Saturday, January 28, 2012

Seven Reasons Why the Hawks Won't Trade For Chris Kaman

Marc Stein reports:
The New Orleans Hornets are actively trying to trade center Chris Kaman, who was not with the team for its home game Friday night against Orlando as the league-owned Hornets field trade calls for him.

The Hornets have decided to shelve Kaman until they can find a trade home for him after making the decision to give his minutes to young players. Kaman had been made inactive for Wednesday's loss at Oklahoma City even though he's not injured.
1) Chris Kaman makes $14 million this season and the Hawks are still over the luxury tax line. Per Sham Sports:
[P]layers with less than two years experience that are signed to the minimum salary are, for luxury tax purposes only, counted as having the minimum salary of a two year veteran/third year player. Therefore, Greg Stiemsma's $762,195 salary and cap hit is treated as $854,389 for tax calculations, and only for tax calculations. The same is true of the first- or second-year minimum salaries being paid to Mickell Gladness and Terrel Harris of Miami, Donald Sloan and Ivan Johnson of Atlanta, and Gary Neal and Malcolm Thomas of San Antonio.
2) Related: The Hawks lost $15 million last season. That's without paying the luxury tax, receiving their share of the luxury tax paid by other teams, and playing six home playoff games. Also related: There's no one with money who wants to buy the team.

3) Chris Kaman has been good and healthy exactly once in the last four seasons. A better record than Jerry Stackhouse or Jason Collins...maybe this isn't the best example. However, I doubt present-day Chris Kaman will or should be the guy for whom the Hawks go over the tax line.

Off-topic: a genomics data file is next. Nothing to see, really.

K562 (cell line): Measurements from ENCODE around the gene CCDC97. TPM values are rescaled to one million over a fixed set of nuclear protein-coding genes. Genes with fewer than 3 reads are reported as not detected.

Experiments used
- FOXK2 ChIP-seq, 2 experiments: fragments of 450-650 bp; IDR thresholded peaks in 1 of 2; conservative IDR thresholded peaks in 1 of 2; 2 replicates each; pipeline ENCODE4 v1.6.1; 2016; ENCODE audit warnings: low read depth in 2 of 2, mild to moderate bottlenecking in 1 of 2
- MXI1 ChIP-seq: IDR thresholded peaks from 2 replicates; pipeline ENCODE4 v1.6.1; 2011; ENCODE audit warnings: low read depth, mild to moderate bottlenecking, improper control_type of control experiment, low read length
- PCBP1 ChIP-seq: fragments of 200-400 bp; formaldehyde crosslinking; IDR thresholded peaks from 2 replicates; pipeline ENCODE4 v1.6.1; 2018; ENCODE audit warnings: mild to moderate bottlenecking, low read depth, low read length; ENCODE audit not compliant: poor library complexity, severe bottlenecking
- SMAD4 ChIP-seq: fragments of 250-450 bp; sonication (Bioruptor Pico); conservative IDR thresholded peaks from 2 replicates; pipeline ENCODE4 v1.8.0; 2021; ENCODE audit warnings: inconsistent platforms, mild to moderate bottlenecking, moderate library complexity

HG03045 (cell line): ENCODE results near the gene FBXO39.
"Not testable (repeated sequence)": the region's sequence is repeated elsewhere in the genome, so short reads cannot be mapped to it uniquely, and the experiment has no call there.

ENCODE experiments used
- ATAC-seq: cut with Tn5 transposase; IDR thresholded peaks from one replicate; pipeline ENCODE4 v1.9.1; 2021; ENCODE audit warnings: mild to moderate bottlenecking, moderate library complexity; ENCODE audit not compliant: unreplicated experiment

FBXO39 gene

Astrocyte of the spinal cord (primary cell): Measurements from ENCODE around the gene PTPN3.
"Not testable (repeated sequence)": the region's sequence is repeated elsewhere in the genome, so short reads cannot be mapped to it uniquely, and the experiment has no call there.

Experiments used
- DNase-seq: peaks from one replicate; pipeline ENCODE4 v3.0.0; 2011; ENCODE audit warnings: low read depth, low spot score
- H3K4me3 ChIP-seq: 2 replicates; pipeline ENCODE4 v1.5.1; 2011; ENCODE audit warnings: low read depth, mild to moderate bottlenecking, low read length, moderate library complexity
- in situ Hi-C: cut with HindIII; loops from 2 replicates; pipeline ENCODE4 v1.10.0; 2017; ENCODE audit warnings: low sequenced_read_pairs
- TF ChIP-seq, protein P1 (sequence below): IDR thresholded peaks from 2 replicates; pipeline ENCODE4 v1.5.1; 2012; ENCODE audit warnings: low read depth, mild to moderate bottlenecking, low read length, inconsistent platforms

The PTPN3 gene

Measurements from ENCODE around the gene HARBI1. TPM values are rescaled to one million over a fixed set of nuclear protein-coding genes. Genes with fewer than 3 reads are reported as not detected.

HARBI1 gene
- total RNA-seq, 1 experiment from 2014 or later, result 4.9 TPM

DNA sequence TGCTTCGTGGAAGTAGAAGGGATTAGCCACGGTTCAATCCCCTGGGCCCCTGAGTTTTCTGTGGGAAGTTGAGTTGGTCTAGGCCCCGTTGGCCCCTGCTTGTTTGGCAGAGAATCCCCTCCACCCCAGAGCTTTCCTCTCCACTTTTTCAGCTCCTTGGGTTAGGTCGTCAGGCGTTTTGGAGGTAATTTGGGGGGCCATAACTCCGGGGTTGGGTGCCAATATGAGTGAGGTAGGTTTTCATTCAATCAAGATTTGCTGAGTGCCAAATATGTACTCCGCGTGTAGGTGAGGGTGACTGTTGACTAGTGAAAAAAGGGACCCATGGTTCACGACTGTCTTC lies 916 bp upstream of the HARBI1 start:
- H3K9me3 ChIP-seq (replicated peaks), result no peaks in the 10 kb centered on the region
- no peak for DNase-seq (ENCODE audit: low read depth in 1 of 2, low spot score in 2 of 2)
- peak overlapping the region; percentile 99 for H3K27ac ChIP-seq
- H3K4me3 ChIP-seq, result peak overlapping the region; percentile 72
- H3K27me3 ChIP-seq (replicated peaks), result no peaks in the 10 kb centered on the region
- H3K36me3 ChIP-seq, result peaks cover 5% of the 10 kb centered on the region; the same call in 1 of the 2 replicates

4) Chris Kaman's an okay player. So is Zaza Pachulia. So is Kirk Hinrich can play. So is Marvin Williams. So might be next year's first round draft pick. The Hawks would have to give up some combination of the four to acquire Kaman. Plus, if the Hawks choose to trade another first-round pick, it should be traded for someone better than Chris Kaman if this team's going to improve significantly.

5) The Atlanta Hawks think that Jason Collins can play in a general, rather than highly specialized, sense.

6) Though the Hawks are having a very good season, so are the Bulls and the Heat and the 76ers. The Hawks' playoff chances are a function of both their quality and the quality of the rest of the conference. The Eastern Conference is seriously top-heavy. The Hawks are without Al Horford, they don't know if he'll be back for the playoffs, and being without him has made a difference:

2011-12Off EffDef EffDiff
w/ Horford109.2100.6+8.6
w/o Horford104.2100.4+3.8

Is this really the season the Hawks should completely throw financial caution to the wind?

7) The Hawks already made their big move. They locked up Joe Johnson in full knowledge that doing so would severely limit their flexibility. Expecting a subsequent blockbuster trade or free agent signing seriously misreads the powers that be.


JT said...

Just a nit-picky thing, but your statistical analysis of having/not having Horford is misleading. You're comparing Off vs. Def and should be comparing with vs. w/o... Just a heads up. Using a correct analysis, our Def is marginally less efficient (-0.1), yet our Off is considerably worse off (-5.0).

Bret LaGree said...

I'm comparing the team's performance in the games Horford played compared to the games he's missed through injury. Hence the absence of the words "on" or "off" or "court" from that section of the post. Apologies for being unclear.

Buddy Grizzard said...

They also thought Bibby could play.